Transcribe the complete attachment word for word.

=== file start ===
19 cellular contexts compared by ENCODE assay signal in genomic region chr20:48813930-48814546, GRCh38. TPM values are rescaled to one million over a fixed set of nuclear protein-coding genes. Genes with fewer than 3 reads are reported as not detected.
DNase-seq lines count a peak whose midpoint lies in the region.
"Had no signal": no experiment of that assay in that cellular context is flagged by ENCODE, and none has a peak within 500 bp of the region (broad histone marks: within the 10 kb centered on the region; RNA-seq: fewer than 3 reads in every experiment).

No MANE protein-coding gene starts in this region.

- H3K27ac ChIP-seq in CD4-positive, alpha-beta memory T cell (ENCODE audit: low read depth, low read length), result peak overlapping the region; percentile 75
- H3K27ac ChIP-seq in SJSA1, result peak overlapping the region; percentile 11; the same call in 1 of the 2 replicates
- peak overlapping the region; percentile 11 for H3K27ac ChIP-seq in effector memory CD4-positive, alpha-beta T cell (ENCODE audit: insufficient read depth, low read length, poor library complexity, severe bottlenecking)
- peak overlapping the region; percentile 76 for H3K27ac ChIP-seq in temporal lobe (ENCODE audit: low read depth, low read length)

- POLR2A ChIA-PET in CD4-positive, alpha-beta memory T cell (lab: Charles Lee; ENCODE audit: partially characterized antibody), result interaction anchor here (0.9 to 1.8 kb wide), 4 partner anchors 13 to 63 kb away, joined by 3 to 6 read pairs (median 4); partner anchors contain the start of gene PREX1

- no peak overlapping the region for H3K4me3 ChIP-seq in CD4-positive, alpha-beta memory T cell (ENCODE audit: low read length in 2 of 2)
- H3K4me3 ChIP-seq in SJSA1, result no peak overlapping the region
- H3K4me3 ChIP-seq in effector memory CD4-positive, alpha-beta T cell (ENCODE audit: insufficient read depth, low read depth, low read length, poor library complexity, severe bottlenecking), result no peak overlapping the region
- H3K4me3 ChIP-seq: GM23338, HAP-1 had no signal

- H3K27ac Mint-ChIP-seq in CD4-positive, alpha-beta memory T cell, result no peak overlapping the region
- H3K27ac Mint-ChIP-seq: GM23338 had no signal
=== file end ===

19 cellular contexts compared by ENCODE assay signal in genomic region chr20:48813930-48814546, GRCh38. TPM values are rescaled to one million over a fixed set of nuclear protein-coding genes. Genes with fewer than 3 reads are reported as not detected.
DNase-seq lines count a peak whose midpoint lies in the region.
"Had no signal": no experiment of that assay in that cellular context is flagged by ENCODE, and none has a peak within 500 bp of the region (broad histone marks: within the 10 kb centered on the region; RNA-seq: fewer than 3 reads in every experiment).

No MANE protein-coding gene starts in this region.

- H3K27ac ChIP-seq in CD4-positive, alpha-beta memory T cell (ENCODE audit: low read depth, low read length), result peak overlapping the region; percentile 75
- H3K27ac ChIP-seq in SJSA1, result peak overlapping the region; percentile 11; the same call in 1 of the 2 replicates
- peak overlapping the region; percentile 11 for H3K27ac ChIP-seq in effector memory CD4-positive, alpha-beta T cell (ENCODE audit: insufficient read depth, low read length, poor library complexity, severe bottlenecking)
- peak overlapping the region; percentile 76 for H3K27ac ChIP-seq in temporal lobe (ENCODE audit: low read depth, low read length)

- POLR2A ChIA-PET in CD4-positive, alpha-beta memory T cell (lab: Charles Lee; ENCODE audit: partially characterized antibody), result interaction anchor here (0.9 to 1.8 kb wide), 4 partner anchors 13 to 63 kb away, joined by 3 to 6 read pairs (median 4); partner anchors contain the start of gene PREX1

- no peak overlapping the region for H3K4me3 ChIP-seq in CD4-positive, alpha-beta memory T cell (ENCODE audit: low read length in 2 of 2)
- H3K4me3 ChIP-seq in SJSA1, result no peak overlapping the region
- H3K4me3 ChIP-seq in effector memory CD4-positive, alpha-beta T cell (ENCODE audit: insufficient read depth, low read depth, low read length, poor library complexity, severe bottlenecking), result no peak overlapping the region
- H3K4me3 ChIP-seq: GM23338, HAP-1 had no signal

- H3K27ac Mint-ChIP-seq in CD4-positive, alpha-beta memory T cell, result no peak overlapping the region
- H3K27ac Mint-ChIP-seq: GM23338 had no signal